Rachel Eyles dives into the phenomenon of climate change inaction to find out why so little is happening to save our biosphere.
As an environmentalist, there’s nothing I love more than a juicy climate change discussion (preferably complete with PowerPoint slides splattered with facts, figures and the quintessential polar-bear-on-a-shrinking-iceberg pic). As an undergrad, I naively assumed that if you presented people with the science, they would naturally reach the conclusion of 98% of climate scientists – that climate change is happening and is caused by humans. I also thought that apocalyptic news concerning sea level rise, droughts and hurricanes would eventually invoke some innate desire to act.
I was wrong on both accounts.
In the UK, acceptance of humanity’s impact on climate is on the rise. In 2015, only around 13% of the population believed that climate change was not caused by humans, as opposed to 21% in 2011. However, although most of us acknowledge it, we don’t really care. Only around one-fifth of the UK are “very concerned” about climate change (the global median is approximately 50%). Psychological barriers obstructing us from activity are increasingly being researched and are often termed the figurative “dragons of inaction”.
One of the most vicious dragons is our limited cognition. Human brains haven’t changed much in thousands of years and like our ancestors, we are still only really aware of imminent dangers, such as that lion over there licking his chops in a bush. Concerning ourselves over a slowly-evolving issue, usually distant in time and space, that isn’t an immediate threat to us or our significant others is not naturally built into our psyche. A lack of understanding about the issue, either by not knowing the problem exists or not knowing specifically how to take action, is also a common psychological barrier.
Ironically, we also hear about climate change too much. Research shows that seeing the same advertisement over and over again actually decreases its effectiveness, and in the case of climate change, we are numbed to its impacts. Related to this are consequences of the fear technique. Some studies have shown that thrusting doom and gloom imagery into people’s faces only usually works on those already identified as climate-concerned. Instead of creating hope, it can induce guilt and, in time, a sense of passivity. Feelings of guilt and hypocrisy constitute another psychological barrier, which can lead to social comparisons and in some cases, climate change denial. If my knowledge of the problem is not matched by sufficient action, I feel guilty. I counteract this by comparing myself to others, highlighting my achievements and by shifting guilt: “I only flew five times last year when she flew seven”, “I drove today instead of walking but it’s okay as I’ll recycle better next week”, “the corporations are at fault and I can’t do anything until they do”. The next stage is apprehension. If I identify with the doubtful and their arguments, I don’t have to feel guilty. The last stage is complete denial, which is commonly acknowledged as an inherent part of humanity and a way to defend ourselves from attack.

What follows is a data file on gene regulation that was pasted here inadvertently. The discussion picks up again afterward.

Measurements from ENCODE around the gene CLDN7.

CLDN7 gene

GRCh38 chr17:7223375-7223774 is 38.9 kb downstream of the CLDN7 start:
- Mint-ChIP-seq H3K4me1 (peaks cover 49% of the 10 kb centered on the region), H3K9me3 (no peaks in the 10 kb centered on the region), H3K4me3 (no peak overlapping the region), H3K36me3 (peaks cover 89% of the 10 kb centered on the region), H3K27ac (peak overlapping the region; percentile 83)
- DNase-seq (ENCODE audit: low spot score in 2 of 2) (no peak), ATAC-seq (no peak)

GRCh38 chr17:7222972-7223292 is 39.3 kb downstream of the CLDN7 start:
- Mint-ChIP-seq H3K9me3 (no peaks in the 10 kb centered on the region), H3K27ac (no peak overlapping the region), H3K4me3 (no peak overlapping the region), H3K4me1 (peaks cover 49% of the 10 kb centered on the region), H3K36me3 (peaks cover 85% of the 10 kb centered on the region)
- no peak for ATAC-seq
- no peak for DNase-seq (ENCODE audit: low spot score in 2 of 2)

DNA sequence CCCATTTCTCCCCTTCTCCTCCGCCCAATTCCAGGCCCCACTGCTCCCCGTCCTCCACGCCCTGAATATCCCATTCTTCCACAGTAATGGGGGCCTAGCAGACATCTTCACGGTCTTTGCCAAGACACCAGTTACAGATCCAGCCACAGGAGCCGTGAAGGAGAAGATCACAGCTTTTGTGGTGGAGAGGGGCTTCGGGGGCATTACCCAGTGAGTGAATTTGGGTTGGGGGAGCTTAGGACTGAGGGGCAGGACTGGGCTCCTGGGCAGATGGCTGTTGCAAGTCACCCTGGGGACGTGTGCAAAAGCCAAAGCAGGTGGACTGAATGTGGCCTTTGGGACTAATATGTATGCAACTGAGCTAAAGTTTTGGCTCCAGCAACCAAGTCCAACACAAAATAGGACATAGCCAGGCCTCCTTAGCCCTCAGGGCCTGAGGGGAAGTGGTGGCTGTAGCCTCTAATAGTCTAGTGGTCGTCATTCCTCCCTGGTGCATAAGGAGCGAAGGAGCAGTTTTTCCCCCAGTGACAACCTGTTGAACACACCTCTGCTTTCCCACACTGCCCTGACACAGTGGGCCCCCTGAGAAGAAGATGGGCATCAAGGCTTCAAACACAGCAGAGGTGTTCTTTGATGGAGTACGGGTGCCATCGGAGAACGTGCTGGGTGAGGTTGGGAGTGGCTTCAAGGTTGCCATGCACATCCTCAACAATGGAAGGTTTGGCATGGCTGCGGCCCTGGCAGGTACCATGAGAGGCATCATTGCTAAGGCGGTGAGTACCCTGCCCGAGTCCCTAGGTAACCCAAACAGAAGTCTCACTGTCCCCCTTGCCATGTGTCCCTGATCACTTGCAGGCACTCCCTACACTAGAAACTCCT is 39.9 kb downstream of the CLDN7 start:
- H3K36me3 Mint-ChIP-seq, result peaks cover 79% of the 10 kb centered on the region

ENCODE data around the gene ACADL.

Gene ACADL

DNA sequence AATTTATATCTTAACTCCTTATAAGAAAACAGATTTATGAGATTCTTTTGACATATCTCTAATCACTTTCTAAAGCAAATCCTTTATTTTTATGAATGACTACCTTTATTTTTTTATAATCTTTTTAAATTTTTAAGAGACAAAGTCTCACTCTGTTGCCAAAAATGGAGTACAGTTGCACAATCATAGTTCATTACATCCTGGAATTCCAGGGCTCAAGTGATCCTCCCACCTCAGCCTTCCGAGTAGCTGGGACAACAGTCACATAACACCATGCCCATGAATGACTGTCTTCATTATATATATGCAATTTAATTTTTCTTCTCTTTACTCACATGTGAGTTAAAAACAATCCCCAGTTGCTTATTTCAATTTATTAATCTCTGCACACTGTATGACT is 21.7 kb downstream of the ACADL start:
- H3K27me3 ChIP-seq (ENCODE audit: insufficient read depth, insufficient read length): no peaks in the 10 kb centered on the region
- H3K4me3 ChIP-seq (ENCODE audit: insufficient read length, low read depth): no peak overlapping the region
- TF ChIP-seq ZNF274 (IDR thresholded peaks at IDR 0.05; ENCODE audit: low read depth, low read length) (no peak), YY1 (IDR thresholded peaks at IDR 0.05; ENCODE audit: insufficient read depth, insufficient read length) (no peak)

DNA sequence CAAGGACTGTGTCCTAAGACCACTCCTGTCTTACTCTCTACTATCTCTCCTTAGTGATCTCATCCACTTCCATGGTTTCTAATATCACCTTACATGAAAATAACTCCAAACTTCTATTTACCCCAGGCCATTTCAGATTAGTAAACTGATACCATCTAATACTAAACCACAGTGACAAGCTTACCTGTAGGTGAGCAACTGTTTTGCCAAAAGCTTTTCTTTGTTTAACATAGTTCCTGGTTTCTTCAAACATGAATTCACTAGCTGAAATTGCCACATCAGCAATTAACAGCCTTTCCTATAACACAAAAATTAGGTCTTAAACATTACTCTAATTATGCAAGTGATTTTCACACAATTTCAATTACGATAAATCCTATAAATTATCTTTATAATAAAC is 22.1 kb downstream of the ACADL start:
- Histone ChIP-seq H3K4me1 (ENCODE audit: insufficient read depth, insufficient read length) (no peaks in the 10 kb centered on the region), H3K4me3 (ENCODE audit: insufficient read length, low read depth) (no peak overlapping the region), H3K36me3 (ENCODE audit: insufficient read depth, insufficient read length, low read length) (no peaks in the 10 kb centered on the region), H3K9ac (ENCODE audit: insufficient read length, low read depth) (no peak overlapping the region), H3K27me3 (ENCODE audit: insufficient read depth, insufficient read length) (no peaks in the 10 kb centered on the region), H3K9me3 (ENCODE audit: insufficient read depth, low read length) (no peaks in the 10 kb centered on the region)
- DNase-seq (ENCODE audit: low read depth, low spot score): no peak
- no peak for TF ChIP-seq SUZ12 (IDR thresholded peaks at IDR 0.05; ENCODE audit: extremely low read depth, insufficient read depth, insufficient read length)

Climate change denial is rarely about science. Instead, it stems from a worldview or social identity. Conservatives are more likely than liberals to be climate change denialists, for instance, because climate change mitigation can involve stringent government interventions in the marketplace. People subconsciously resist information that doesn’t fit in with a political view or social discord, leading to a psychological barrier.
So how can we reframe this conversation? Make it personal and connect over a shared experience. I’m concerned because I despised that blistering hot summer we had last year and I don’t want heatwaves to become more frequent. I love coffee and chocolate, but their supply is threatened by a changing climate. If you’re talking to someone concerned about the economic repercussions of climate mitigation, highlight positives that will resonate with that person, such as the creation of green jobs and a smarter, more efficient energy system. Climate change is unjust because countries contributing the least fuel to the fire will be disproportionately affected. Maybe we care because of this reason – we have a moral duty to be stewards of our home and all of its future inhabitants.
When it comes down to it, it doesn’t matter why you care about climate change, it just matters that you do.